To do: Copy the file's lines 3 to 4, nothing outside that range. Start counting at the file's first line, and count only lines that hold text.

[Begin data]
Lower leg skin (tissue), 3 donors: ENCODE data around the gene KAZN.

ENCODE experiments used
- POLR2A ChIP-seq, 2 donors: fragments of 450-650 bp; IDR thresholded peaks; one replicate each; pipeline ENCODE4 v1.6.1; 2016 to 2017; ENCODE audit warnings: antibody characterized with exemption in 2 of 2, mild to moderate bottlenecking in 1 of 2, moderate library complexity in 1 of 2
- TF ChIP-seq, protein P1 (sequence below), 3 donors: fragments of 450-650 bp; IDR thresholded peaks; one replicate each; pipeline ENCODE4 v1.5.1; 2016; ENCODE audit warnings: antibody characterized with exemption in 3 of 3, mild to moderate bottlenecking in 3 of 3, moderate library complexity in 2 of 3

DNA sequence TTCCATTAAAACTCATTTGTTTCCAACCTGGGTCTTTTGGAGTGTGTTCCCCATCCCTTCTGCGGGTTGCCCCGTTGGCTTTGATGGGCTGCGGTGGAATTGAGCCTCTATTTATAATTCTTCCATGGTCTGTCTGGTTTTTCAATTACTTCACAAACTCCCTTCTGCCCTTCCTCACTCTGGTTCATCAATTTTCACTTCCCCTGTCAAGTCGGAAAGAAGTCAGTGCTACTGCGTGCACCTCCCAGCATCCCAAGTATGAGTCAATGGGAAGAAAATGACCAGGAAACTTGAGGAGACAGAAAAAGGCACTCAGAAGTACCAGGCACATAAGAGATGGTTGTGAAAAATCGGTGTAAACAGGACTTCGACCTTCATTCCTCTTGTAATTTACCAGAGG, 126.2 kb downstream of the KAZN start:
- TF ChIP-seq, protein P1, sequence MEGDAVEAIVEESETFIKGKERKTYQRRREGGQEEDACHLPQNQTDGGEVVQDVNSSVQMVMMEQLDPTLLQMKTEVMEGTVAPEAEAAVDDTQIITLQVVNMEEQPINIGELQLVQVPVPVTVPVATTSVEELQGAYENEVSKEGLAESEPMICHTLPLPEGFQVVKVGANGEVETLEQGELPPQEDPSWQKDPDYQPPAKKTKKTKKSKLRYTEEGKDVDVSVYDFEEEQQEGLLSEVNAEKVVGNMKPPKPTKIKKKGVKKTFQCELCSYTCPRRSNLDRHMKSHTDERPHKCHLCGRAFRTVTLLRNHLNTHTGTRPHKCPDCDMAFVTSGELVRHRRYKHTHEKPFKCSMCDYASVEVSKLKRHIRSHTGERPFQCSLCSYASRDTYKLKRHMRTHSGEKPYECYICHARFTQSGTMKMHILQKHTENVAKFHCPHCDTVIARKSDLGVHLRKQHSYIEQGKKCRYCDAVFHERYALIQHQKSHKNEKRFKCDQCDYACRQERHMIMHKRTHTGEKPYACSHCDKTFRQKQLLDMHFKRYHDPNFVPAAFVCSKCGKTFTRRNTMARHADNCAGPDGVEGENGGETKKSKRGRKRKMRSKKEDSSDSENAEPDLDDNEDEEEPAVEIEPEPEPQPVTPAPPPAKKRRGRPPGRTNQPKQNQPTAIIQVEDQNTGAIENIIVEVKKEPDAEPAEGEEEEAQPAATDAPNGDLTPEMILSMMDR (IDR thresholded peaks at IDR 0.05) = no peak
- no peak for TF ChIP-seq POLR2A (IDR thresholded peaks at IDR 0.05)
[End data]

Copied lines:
- POLR2A ChIP-seq, 2 donors: fragments of 450-650 bp; IDR thresholded peaks; one replicate each; pipeline ENCODE4 v1.6.1; 2016 to 2017; ENCODE audit warnings: antibody characterized with exemption in 2 of 2, mild to moderate bottlenecking in 1 of 2, moderate library complexity in 1 of 2
- TF ChIP-seq, protein P1 (sequence below), 3 donors: fragments of 450-650 bp; IDR thresholded peaks; one replicate each; pipeline ENCODE4 v1.5.1; 2016; ENCODE audit warnings: antibody characterized with exemption in 3 of 3, mild to moderate bottlenecking in 3 of 3, moderate library complexity in 2 of 3